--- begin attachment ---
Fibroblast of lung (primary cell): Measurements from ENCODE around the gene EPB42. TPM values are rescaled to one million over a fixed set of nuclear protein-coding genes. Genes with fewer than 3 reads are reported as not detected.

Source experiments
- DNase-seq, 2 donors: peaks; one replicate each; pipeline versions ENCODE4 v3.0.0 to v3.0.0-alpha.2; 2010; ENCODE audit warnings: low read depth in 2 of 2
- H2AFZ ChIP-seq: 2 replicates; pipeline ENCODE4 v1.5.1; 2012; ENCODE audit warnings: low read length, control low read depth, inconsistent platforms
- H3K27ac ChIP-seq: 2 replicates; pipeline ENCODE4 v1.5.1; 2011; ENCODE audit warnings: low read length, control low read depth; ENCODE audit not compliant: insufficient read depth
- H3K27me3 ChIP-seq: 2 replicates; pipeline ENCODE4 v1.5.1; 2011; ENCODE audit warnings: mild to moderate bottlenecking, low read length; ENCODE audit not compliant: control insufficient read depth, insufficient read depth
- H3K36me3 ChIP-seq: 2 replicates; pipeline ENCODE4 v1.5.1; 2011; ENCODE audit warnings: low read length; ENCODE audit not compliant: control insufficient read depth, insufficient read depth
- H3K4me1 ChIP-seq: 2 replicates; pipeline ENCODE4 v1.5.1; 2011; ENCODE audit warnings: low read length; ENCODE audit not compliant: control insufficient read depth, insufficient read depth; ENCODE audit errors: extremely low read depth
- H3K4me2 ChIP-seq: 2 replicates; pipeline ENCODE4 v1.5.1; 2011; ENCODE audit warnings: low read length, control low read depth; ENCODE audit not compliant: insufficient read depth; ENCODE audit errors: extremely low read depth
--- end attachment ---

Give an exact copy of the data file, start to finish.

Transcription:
Fibroblast of lung (primary cell): Measurements from ENCODE around the gene EPB42. TPM values are rescaled to one million over a fixed set of nuclear protein-coding genes. Genes with fewer than 3 reads are reported as not detected.

Source experiments
- DNase-seq, 2 donors: peaks; one replicate each; pipeline versions ENCODE4 v3.0.0 to v3.0.0-alpha.2; 2010; ENCODE audit warnings: low read depth in 2 of 2
- H2AFZ ChIP-seq: 2 replicates; pipeline ENCODE4 v1.5.1; 2012; ENCODE audit warnings: low read length, control low read depth, inconsistent platforms
- H3K27ac ChIP-seq: 2 replicates; pipeline ENCODE4 v1.5.1; 2011; ENCODE audit warnings: low read length, control low read depth; ENCODE audit not compliant: insufficient read depth
- H3K27me3 ChIP-seq: 2 replicates; pipeline ENCODE4 v1.5.1; 2011; ENCODE audit warnings: mild to moderate bottlenecking, low read length; ENCODE audit not compliant: control insufficient read depth, insufficient read depth
- H3K36me3 ChIP-seq: 2 replicates; pipeline ENCODE4 v1.5.1; 2011; ENCODE audit warnings: low read length; ENCODE audit not compliant: control insufficient read depth, insufficient read depth
- H3K4me1 ChIP-seq: 2 replicates; pipeline ENCODE4 v1.5.1; 2011; ENCODE audit warnings: low read length; ENCODE audit not compliant: control insufficient read depth, insufficient read depth; ENCODE audit errors: extremely low read depth
- H3K4me2 ChIP-seq: 2 replicates; pipeline ENCODE4 v1.5.1; 2011; ENCODE audit warnings: low read length, control low read depth; ENCODE audit not compliant: insufficient read depth; ENCODE audit errors: extremely low read depth